Osborne's novel touches upon themes oftentimes associated with Vladimir Nabokov; it is obvious that Love-craft has found his own Lolita in the form of Ania. However, the interesting aspect of the novel is the distinction the author makes by presenting the voice of Ania and demystifying her. In the final pages of the book, the reader is finally faced with Ania not as Love-craft has created her in his image, but as she truly is, in all of her confusion, pain, and rebellion. Ultimately, Osborne's first work is an ambitious piece, which is described by Shelley Cox in Library Journal this way: "Though flawed by overwriting and too-precious imagery, the work shows a promising subtlety and talent."
In 2002 Osborne released American Normal: The Hidden World of Asperger Syndrome, which deals with a range of ideas and issues pertaining to Asperger Syndrome (AS). First identified by Viennese pediatrician Hans Asperger in 1944, this syndrome is similar to autism. Whereas most autistic people have difficulty blending into society, though, people with AS are able to function normally. Many are simply considered eccentric despite their often obsessive habits and sometimes astounding abilities in math and memory. Osborne dissects this psychiatric puzzle in American Normal through interviews with people with AS and insights into historical figures, from Thomas Jefferson to Temple Grandin, who might have been diagnosed with the syndrome if they were alive today. Writing for the Library Journal, Corey Seeman felt that the book "falters on many counts," but has an "admirable goal" in trying to understand AS.
Osborne's next nonfiction offering, The Accidental Connoisseur: An Irreverent Journey through the Wine World, looks at the little-known aspects of the business of wine-making. He tours Europe and California, documenting his meetings with winemakers both large and small and giving readers insights into how wine is made and marketed. Mark Knoblauch, writing in Booklist, remarked that Osborne's text is "lighthearted yet deeply informed" and the personalities Osborne captures are "more indelible than zinfandel spilled on white damask." Osborne has continued his explorations of the modern world with his 2006 release, The Naked Tourist: In Search of Adventure and Beauty in the Age of the Airport Mall.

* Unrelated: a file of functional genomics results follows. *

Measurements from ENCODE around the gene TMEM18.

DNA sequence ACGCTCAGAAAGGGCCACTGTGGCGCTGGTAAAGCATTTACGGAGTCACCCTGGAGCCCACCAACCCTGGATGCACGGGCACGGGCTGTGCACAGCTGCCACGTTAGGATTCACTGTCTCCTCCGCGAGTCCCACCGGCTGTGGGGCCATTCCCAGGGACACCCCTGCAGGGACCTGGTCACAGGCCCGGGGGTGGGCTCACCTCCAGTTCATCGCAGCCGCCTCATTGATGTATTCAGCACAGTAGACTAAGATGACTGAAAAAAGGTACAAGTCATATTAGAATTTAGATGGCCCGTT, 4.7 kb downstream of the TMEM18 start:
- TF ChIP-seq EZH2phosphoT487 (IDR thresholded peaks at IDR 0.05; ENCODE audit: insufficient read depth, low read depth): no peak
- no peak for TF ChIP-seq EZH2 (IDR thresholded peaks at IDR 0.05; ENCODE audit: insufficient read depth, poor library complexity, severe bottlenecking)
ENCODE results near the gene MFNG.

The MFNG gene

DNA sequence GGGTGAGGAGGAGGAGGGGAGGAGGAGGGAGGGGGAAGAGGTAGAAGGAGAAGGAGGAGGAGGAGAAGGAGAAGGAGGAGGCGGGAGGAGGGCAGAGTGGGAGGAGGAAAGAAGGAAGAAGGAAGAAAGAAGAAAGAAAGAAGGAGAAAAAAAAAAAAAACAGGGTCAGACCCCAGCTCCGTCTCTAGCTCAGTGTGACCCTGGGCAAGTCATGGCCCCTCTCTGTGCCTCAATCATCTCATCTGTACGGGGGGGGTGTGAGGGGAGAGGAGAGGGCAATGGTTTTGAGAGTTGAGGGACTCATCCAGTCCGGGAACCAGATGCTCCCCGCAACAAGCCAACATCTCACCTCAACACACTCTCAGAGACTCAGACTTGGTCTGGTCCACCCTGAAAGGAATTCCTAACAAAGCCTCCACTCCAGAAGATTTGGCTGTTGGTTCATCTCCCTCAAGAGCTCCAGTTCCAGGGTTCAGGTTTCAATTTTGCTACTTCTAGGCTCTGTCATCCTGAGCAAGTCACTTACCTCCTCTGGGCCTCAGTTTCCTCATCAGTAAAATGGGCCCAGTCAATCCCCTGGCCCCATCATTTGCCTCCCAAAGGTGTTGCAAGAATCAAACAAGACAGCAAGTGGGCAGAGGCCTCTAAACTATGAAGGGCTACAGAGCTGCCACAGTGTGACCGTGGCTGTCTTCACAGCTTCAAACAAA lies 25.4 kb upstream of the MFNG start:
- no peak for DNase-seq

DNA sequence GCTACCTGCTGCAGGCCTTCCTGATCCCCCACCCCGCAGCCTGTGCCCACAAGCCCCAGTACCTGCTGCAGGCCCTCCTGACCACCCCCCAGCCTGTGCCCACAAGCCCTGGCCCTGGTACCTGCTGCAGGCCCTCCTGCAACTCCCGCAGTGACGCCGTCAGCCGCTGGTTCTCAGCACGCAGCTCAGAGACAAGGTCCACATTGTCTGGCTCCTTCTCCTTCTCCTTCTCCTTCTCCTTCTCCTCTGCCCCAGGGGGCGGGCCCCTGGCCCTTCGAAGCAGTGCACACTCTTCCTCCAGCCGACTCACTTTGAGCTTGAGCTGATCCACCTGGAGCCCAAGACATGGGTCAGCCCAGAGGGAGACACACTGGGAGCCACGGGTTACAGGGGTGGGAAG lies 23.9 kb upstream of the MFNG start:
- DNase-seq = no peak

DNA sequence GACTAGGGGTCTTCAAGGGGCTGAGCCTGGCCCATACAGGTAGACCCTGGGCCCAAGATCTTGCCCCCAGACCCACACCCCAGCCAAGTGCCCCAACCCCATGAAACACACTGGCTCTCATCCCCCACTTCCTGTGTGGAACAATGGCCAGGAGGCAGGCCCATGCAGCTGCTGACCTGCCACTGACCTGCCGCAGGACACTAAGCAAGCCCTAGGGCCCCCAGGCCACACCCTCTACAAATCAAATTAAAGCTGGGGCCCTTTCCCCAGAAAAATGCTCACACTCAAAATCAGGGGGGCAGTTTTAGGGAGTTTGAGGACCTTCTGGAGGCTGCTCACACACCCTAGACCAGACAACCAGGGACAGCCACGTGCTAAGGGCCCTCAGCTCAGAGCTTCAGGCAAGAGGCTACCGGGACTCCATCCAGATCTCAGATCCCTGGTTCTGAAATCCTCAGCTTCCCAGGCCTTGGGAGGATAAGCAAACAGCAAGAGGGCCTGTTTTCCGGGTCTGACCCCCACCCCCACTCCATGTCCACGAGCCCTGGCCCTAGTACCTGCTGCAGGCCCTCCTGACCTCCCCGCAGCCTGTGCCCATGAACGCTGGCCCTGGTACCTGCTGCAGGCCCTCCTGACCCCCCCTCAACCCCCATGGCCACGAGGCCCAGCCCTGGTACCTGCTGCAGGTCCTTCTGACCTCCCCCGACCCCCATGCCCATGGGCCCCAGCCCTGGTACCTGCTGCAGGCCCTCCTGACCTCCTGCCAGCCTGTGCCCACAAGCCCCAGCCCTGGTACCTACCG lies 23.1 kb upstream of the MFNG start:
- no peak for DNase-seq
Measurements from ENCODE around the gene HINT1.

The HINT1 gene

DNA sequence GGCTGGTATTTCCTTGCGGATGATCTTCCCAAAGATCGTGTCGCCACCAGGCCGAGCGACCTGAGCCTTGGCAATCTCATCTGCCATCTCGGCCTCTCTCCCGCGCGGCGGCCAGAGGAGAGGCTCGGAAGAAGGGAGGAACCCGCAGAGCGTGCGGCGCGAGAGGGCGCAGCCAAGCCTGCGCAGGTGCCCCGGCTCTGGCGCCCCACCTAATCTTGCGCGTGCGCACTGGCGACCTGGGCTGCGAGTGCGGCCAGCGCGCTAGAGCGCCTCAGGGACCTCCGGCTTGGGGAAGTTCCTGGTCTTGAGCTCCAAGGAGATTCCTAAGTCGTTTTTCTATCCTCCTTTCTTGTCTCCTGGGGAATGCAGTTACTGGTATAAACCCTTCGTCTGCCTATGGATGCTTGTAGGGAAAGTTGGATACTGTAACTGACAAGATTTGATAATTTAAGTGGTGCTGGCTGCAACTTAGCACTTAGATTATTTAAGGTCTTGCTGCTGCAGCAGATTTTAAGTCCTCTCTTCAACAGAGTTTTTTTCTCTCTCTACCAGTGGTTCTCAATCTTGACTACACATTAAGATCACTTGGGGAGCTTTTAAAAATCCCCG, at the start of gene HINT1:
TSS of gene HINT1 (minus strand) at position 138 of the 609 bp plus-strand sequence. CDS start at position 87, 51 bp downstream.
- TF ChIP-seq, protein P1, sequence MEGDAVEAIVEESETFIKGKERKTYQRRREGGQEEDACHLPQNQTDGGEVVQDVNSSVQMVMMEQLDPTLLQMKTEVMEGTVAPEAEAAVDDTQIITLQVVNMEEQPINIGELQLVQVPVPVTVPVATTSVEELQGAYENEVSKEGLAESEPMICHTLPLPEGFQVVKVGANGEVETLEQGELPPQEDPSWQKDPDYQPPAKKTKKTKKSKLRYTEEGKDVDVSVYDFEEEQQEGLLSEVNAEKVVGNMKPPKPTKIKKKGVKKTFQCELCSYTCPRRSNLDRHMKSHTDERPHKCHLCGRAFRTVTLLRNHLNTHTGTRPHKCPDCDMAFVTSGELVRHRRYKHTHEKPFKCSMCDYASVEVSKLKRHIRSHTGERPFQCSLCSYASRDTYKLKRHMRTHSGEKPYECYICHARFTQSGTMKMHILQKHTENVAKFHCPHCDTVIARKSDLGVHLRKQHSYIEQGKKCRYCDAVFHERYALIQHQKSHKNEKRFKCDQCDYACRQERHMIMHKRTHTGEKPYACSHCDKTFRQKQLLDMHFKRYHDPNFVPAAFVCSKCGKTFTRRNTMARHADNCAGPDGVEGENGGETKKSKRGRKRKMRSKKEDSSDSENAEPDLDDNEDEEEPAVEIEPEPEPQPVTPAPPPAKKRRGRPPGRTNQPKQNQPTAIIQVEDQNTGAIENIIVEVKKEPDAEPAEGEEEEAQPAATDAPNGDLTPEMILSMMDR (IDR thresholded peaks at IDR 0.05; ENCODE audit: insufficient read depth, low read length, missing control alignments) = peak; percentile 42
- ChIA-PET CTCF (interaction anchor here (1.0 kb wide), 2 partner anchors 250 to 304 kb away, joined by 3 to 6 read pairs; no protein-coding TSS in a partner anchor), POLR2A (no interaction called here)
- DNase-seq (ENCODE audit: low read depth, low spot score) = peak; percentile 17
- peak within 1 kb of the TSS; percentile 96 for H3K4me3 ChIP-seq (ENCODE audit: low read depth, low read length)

BIOGRAPHICAL AND CRITICAL SOURCES:
Contemporary Literary Criticism, Yearbook 1987, Thomson Gale (Detroit, MI), 1988.
Osborne, Lawrence, The Poisoned Embrace: A Brief History of Sexual Pessimism, Pantheon (New York, NY), 1993.
Booklist, February 15, 2004, Mark Knoblauch, review of The Accidental Connoisseur: An Irreverent Journey through the Wine World, p. 1013.
Library Journal, June 15, 1987, Shelley Cox, review of Ania Malina, p. 86; October 15, 2002, Corey Seeman, review of American Normal: The Hidden World of Asperger Syndrome, p. 88.
Los Angeles Times Book Review, September 20, 1987, Merle Rubin, review of Ania Malina, p. 8.
Nation, June 14, 2004, Matthew DeBord, review of The Accidental Connoisseur, p. 57.
New York Times Book Review, October 18, 1987, Allen Josephs, review of Ania Malina, p. 52.
Publishers Weekly, May 15, 1987, review of Ania Malina, p. 267; August 30, 1993, review of The Poisoned Embrace: A Brief History of Sexual Pessimism, p. 85; January 26, 2004, review of The Accidental Connoisseur, p. 241.
Science News, November 23, 2002, review of American Normal, p. 335.
Farrar, Straus, & Giroux, http://www.fsgbooks.com/ (February 8, 2006), "Lawrence Osborne."